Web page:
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National Expert On Homicide Investigations Shares Insight With Local Cops

Posted November 4, 2002
Updated December 10, 2006

— Vernon Gebreth, a nationally renowned author and consultant, wrote "Practical Homicide Investigation" the "bible" for members of law enforcement. This week, he is sharing his knowledge with investigators from across the Southeast.

When researcher Eric Miller died at Rex Hospital of arsenic poisoning in December 2000, Raleigh police started a full-scale investigation. Today, there is still no arrest, but it is cases like this one they desperately want to solve.

Gebreth acknowledges that forensic science is taking investigations to new heights.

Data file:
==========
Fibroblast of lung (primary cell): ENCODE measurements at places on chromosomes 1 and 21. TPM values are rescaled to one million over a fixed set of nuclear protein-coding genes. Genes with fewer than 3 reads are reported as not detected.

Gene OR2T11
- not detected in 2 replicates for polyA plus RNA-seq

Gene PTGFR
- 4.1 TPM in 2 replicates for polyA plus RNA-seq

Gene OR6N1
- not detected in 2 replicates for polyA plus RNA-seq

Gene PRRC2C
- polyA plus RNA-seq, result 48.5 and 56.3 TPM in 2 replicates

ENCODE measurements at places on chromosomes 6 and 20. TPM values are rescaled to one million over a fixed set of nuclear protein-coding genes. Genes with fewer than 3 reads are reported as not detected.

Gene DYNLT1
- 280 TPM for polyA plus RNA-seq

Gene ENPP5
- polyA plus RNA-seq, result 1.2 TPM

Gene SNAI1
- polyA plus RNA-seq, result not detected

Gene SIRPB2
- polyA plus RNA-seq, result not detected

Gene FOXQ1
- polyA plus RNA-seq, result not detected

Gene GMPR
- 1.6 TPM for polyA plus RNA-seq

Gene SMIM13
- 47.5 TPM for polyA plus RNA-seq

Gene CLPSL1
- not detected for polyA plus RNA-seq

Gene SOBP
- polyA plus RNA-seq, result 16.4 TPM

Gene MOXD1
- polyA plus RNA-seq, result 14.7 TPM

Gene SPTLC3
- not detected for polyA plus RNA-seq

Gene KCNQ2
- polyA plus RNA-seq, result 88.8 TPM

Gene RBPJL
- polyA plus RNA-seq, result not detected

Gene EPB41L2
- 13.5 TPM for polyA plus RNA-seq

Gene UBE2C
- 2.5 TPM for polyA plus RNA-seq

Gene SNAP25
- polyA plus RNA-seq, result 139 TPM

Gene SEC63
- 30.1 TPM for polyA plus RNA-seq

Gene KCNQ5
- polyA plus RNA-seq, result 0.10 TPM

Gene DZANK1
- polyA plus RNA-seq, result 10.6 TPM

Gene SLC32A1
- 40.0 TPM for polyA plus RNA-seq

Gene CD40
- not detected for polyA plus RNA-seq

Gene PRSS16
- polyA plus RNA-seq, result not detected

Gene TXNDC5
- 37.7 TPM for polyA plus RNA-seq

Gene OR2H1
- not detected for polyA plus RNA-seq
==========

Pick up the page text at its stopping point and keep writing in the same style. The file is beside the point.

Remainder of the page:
"'CSI' is an interesting program. A lot of what they do can't be done, but it's entertaining," Gebreth said. "Eventually, we'll be able to quantify the pain of a victim."

Gebreth said there is a lot more to the equation.

"I don't think you can be a very good investigator unless you're spent some time on the street. You need to understand behavior, people, dynamics and conditions," he said.

When Stephanie Bennett was raped and killed in north Raleigh, investigators spent days combing her apartment for clues. Gebreth said investigations can be tricky.

"So much of the evidence today is microscopic, so if they can't see it, they destroy it," he said.

Lt. Chris Morgan, lead homicide investigator for the Raleigh Police Department, said Gebreth has a lot to offer investigators.

"We're using our time to our best advantage in trying to pick Mr. Gebreth's brain and get some input from him on anything we can," he said.

Gebreth hopes his knowledge will both help and inspire.

The seminar, which lasts through Wednesday, is sponsored by the Raleigh Police Department.

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